POOR MICHAEL ( INTERVIEW )

One thing you can be sure with the Psychedelia shows, you will always discover South-coast bands worth listening to! So let's introduce one of them, Poor Michael.


Hi guys, first of all, who is “Michael”?

Andy: Michael is my younger brother. It’s something we all came up with together when we were trying to find a name, and us generally making fun of him. At the time he was the small spotty ginger kid brother who ended up getting a lot of abuse from us probably; because of his overly sarcastic temperament. For whatever reason it stuck. He’s now actually grown up and at uni doing pretty well for himself, so it’s kind of an ironic thing. Maybe we should make up a better story?!


Can you tell us the story of the band?

Andy: I was the guitarist in 5 piece band while in college, and wanted to have more involvement with the songwriting side of things. I needed to make darker, heavier stuff. I roped in my younger cousin Chris – drums - who I knew was technically awesome, and we put some songs down in the studio. I don’t know how it happened but off the back of those songs (we were under a different name for the first half a year) we got booked to do a few shows up in London. I knew Jack from working with his Dad prior to uni and convinced him to learn the bass lines - and the bass - in the week before the first gig. He stepped up in a big way; found out he could sing shortly before the second gig as well as write. I guess that’s pretty much it. It’s been 3 years now we’re pretty close knit.


I heard you have an album on the go, how is it all going?

Jack: It’s taking way longer than we first thought, but I think we were very optimistic on how long it was going to take in the first place. We are getting close to having the final mixes to master and are just spending time making sure we are happy with the sound of the thing. It’s a bit of a beast, and by the time it’s done we will have enough new material to fill a 2nd album which I think we are planning on doing.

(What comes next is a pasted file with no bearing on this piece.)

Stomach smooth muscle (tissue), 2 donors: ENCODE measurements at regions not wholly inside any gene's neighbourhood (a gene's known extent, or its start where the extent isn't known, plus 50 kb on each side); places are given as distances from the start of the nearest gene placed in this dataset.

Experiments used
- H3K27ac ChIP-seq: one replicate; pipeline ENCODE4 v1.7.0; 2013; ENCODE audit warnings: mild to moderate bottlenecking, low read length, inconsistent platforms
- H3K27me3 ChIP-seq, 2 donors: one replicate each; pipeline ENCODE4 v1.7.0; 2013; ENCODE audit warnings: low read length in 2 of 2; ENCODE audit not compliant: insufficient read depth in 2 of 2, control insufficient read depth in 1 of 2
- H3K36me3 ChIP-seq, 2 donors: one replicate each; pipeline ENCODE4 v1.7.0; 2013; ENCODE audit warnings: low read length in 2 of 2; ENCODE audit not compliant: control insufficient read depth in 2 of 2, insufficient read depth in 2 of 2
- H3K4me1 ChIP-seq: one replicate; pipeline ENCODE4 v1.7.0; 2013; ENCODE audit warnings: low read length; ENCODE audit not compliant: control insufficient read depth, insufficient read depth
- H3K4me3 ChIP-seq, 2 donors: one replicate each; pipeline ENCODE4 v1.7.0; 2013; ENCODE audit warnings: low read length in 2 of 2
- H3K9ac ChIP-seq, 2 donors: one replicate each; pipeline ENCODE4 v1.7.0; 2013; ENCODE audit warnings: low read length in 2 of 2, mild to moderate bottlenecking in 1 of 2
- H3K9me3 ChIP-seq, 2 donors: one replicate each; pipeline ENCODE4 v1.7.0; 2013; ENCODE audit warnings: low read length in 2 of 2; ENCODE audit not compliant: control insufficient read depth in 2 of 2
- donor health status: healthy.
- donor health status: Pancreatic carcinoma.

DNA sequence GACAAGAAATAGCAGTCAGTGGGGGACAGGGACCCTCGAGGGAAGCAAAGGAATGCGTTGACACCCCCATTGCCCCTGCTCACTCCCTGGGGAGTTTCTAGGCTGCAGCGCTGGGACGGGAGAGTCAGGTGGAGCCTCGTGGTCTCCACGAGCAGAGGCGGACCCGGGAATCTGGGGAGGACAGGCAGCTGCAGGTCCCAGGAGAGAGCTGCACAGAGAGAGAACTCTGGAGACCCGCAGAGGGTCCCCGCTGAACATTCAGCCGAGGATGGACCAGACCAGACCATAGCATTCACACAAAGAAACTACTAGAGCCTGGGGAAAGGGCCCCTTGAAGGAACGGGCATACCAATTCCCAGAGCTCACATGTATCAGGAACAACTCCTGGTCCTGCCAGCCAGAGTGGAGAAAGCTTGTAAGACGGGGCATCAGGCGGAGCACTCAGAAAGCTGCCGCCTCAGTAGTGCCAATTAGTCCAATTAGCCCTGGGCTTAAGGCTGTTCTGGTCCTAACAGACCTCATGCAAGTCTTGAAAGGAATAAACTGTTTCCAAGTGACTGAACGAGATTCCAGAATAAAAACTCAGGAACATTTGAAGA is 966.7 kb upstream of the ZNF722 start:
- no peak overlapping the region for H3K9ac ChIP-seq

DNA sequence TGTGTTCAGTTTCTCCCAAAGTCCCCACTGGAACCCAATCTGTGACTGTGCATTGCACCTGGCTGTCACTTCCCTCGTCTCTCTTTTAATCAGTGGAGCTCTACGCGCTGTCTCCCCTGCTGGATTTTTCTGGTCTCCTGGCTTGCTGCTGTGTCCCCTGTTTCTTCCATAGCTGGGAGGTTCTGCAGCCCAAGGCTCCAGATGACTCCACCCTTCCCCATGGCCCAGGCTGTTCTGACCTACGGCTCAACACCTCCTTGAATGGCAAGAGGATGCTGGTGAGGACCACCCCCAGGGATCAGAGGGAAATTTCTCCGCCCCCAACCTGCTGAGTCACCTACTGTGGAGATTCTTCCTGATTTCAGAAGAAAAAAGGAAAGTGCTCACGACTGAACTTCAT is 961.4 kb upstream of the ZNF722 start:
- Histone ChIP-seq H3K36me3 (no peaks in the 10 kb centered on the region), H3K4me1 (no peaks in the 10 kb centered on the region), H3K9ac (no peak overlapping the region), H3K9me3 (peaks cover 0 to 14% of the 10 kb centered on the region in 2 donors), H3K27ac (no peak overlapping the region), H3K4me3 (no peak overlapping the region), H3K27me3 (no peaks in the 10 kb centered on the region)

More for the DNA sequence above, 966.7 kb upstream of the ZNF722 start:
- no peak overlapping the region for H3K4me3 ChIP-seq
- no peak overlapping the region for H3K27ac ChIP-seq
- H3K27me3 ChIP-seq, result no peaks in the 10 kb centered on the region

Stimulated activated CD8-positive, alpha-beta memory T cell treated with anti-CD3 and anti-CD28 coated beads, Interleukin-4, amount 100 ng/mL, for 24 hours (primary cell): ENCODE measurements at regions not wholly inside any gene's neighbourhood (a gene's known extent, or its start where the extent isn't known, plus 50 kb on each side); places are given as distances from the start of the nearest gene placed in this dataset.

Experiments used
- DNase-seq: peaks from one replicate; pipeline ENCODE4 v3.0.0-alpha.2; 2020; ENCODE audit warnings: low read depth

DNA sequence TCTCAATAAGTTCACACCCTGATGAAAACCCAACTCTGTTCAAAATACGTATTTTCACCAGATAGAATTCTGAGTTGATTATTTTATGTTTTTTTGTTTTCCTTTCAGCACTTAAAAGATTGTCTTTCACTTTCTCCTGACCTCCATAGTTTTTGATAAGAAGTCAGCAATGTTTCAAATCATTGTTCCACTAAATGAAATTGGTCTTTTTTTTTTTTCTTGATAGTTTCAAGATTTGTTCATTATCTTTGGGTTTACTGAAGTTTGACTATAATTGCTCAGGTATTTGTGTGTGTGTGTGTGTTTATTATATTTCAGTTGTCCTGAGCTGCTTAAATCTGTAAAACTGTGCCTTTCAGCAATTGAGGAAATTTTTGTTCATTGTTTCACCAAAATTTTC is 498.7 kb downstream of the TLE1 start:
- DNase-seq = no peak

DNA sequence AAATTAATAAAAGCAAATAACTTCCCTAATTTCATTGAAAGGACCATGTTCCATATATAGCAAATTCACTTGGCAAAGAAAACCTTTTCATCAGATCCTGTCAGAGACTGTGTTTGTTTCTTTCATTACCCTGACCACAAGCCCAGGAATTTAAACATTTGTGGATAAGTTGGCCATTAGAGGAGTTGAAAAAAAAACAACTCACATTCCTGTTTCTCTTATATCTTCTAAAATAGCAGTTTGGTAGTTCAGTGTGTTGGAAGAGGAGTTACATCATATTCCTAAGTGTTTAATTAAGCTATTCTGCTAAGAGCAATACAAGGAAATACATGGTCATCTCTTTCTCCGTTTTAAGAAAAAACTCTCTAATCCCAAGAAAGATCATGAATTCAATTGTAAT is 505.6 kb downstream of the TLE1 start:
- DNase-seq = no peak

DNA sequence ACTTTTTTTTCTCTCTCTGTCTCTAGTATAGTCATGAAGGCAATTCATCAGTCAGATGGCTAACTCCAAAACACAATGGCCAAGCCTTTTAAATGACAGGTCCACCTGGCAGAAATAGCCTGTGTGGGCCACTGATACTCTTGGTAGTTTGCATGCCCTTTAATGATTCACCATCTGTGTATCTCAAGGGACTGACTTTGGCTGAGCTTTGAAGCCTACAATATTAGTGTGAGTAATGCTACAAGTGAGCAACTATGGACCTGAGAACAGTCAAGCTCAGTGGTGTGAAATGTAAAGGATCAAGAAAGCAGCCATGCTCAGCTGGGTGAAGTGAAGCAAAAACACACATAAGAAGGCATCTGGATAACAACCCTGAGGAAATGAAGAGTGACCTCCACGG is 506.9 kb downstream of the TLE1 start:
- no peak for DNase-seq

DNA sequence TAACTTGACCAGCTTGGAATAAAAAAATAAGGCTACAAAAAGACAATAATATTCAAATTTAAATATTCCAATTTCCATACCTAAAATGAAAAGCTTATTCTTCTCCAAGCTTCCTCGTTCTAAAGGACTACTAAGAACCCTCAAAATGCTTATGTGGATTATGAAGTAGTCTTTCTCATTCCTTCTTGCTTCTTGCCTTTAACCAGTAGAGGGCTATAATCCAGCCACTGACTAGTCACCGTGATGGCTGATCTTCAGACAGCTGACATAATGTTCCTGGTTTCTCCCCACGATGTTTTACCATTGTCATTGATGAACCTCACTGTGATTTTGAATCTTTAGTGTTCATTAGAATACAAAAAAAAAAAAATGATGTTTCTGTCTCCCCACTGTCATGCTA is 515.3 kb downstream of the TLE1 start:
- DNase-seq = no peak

So what are the main musical influence - or non musical influences - behind the record?

Jack: TAME IMPALA. We all love tame impala. We have a huge mixture of influences really – it’s a hard one to answer! I would say we all like anything with some balls and brains behind it. We don’t take an influence from anyone directly though. Andy is well into his indie rock and much older (60s-70s) blues stuff, Chris loves his harder rock stuff and electro while I listen to a lot of Psychedelic rock and electro as well. I think if you were to look through the glove boxes of our cars at the moment, you’d probably find some White Denim, Ghost Writer, Tame Impala, Queens of the Stone Age and so on.
As for non musical influences, old crap films and tea seem to be a big part of the writing/recording process.

You seem to be very DIY, how does this work? Do you do everything yourself, or do you still have a producer?
Andy: Haha, the term DIY keeps getting thrown about when describing our stuff. I hope we aren’t going to come across as a B&Q band. Umm, I guess we have always just tried to get on with things keep the ball rolling. A lot of the time that means sorting/doing/making things ourselves. We used to do loads of house-parties at uni. We’d get asked to play a mate’s, or a mate of a mate’s, turn up with a load of gear, and play until we’ve exhausted all our songs/covers, or until an angry neighbour or the police (on two occasions) asked to turn it down. In the studio we’ve got a producer, but his only input is in terms of recording. We’ll take any help we can get.


Why choose to record do tape and release the album on vinyl?

Andy: We think our stuff will suit vinyl. The warm sometimes gritty tone should hopefully nail our sound and the way it’s been recorded (live between our garage and the studio). Both Jack and I have collections, and would love our stuff to be on it, and have a cool physical product that we can hold. There’s just something real sexy about them, and timeless. We think mastering onto tape is still on the cards (the one the studio was going to use is broken), again it’s more of a sonically aesthetic thing that we think will suit our stuff.


A lot of upcoming bands seem to release on vinyl rather than CD or MP3, why do you think this is?

Jack: I think it’s nice to have something solid when you buy music, that way it’s a much more permanent purchase – if it comes with some artwork and looks good you won’t forget it so easily. It is so easy to click and buy a song on iTunes now and forget it straight away/lose it in the depths of the computer. Also, once you start listening to a vinyl, it’s more effort to get up and change it than listen the whole way through, which helps.


There's a lot coming up for Poor Michael, so make sure you stay tuned to know more!